And in all those seasons, they only lost their edge after essentially achieving their goals for the season - survival in 2017, 2019 and this season, qualifying for Europe in 2018, and finishing top 10 last term.
The Premier League is punishing, mentally as well as physically, and under Dyche, his team have delivered exactly what he promised when appointed, sweat on the shirt, and that the minimum requirement is maximum effort.
Job done, again, ensuring a sixth-successive Premier League season, and seventh in eight.
Defeat at Bramall Lane didn’t tell us anything we didn’t know already.
Burnley are weaker, significantly so, without Nick Pope and Ben Mee.
The Clarets haven’t won without Pope since beating Cardiff at Turf Moor two years ago, while if either Mee or James Tarkowski are absent, the side doesn’t have anywhere near the same air of dependability.
The lack of options out wide also stood out again, with Dwight McNeil and Johann Berg Gudmundsson far from their best on the final day.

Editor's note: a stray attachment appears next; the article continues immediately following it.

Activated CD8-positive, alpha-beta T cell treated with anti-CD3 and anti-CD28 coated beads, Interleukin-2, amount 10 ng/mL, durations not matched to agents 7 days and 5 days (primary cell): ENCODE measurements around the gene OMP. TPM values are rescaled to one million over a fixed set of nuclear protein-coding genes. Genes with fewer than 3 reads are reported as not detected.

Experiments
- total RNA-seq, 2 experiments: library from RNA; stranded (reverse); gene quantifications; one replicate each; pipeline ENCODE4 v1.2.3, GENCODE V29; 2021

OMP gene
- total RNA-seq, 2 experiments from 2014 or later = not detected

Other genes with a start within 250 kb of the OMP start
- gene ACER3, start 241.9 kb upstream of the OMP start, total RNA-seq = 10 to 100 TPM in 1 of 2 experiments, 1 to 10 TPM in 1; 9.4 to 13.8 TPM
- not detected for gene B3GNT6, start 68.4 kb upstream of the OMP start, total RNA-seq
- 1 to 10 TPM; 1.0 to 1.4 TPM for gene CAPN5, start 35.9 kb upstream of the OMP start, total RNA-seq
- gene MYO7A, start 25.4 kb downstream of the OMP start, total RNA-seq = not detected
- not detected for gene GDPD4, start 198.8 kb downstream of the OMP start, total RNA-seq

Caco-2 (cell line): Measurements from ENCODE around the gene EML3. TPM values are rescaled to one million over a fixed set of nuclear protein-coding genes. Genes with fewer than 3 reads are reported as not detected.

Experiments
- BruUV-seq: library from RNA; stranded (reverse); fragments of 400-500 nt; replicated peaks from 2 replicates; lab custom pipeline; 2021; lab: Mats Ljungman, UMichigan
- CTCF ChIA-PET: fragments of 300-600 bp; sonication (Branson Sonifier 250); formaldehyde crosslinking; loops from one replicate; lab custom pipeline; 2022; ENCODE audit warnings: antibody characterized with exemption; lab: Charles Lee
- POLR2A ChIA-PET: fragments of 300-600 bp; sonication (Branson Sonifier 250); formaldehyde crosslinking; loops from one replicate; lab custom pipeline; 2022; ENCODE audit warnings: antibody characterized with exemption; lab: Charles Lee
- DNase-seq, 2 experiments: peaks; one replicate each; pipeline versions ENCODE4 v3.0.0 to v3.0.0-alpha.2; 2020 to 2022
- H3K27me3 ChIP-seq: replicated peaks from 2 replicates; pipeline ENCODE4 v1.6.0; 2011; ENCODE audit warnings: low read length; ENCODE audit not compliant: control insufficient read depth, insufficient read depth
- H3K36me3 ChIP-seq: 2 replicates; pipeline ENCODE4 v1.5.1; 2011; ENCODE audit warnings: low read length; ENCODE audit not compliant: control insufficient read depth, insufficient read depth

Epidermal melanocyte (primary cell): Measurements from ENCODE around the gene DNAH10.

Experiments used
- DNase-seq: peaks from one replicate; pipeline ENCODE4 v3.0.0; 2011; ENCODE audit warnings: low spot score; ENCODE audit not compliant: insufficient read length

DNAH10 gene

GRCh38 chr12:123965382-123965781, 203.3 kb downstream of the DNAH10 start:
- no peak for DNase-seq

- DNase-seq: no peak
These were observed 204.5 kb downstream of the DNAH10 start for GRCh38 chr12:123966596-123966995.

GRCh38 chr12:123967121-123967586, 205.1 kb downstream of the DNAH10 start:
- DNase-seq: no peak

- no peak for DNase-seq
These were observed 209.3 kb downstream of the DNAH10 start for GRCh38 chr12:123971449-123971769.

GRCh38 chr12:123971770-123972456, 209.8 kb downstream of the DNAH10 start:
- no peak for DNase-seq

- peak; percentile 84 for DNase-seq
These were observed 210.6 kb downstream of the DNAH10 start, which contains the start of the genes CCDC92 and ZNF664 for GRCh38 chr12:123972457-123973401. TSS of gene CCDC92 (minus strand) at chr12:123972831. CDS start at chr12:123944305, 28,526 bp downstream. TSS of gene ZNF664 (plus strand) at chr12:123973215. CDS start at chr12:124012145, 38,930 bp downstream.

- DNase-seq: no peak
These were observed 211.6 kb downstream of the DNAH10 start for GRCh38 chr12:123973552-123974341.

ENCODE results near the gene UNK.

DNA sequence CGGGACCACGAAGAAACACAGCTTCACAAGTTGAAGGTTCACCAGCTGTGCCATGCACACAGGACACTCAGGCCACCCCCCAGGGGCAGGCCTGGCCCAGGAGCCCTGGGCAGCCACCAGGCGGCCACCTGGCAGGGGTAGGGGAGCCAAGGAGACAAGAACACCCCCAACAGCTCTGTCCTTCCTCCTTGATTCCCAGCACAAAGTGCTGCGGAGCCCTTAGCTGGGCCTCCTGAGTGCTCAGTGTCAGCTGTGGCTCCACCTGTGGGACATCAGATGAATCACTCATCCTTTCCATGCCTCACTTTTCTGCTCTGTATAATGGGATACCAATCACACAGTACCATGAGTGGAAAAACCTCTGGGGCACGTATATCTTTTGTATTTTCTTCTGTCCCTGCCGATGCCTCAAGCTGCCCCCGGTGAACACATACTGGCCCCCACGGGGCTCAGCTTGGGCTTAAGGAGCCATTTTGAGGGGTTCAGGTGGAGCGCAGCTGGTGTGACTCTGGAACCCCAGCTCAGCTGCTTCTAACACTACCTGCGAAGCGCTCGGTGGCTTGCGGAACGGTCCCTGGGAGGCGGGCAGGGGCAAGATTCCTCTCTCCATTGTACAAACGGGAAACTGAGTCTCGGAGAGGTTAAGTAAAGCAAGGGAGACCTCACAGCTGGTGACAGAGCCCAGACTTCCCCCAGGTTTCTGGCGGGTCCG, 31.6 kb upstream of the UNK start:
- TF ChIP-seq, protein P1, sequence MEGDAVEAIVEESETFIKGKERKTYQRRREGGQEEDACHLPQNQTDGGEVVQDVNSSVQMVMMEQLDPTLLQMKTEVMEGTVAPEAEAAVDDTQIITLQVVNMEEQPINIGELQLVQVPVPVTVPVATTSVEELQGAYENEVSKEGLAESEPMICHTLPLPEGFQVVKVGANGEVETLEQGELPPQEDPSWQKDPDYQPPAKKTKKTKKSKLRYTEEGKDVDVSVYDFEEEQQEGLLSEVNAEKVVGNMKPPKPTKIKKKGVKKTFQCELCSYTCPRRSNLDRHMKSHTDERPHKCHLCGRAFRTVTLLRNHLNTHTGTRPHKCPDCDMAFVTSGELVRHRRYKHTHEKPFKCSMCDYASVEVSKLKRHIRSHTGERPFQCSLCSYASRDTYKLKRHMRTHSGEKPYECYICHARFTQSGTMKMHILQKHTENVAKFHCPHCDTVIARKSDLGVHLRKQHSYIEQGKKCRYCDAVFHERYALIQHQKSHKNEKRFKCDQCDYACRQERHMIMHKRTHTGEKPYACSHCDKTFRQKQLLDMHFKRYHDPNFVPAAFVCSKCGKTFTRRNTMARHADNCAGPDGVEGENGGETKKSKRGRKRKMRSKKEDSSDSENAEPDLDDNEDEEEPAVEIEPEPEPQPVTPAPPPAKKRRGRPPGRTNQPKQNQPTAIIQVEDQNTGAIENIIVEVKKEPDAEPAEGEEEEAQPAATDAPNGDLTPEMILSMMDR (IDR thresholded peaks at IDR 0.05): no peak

We’ve all known for a long time where Burnley need to bolster their squad, and you imagine if they endure a similar summer to what we have become accustomed to at Turf Moor, their luck won’t hold another season, whether Dyche remains at the helm or not.
An ageing group requires refreshing, adding to and improving.
It is the least Dyche and the supporters deserve to see happen.
You would have to go back to the summer of 2016 for the last really enterprising recruitment drive at Burnley, when Pope and Gudmundsson arrived, while the transfer record was broken twice on Steven Defour and Jeff Hendrick, before falling again for Robbie Brady in January - on a day when Ashley Westwood also arrived.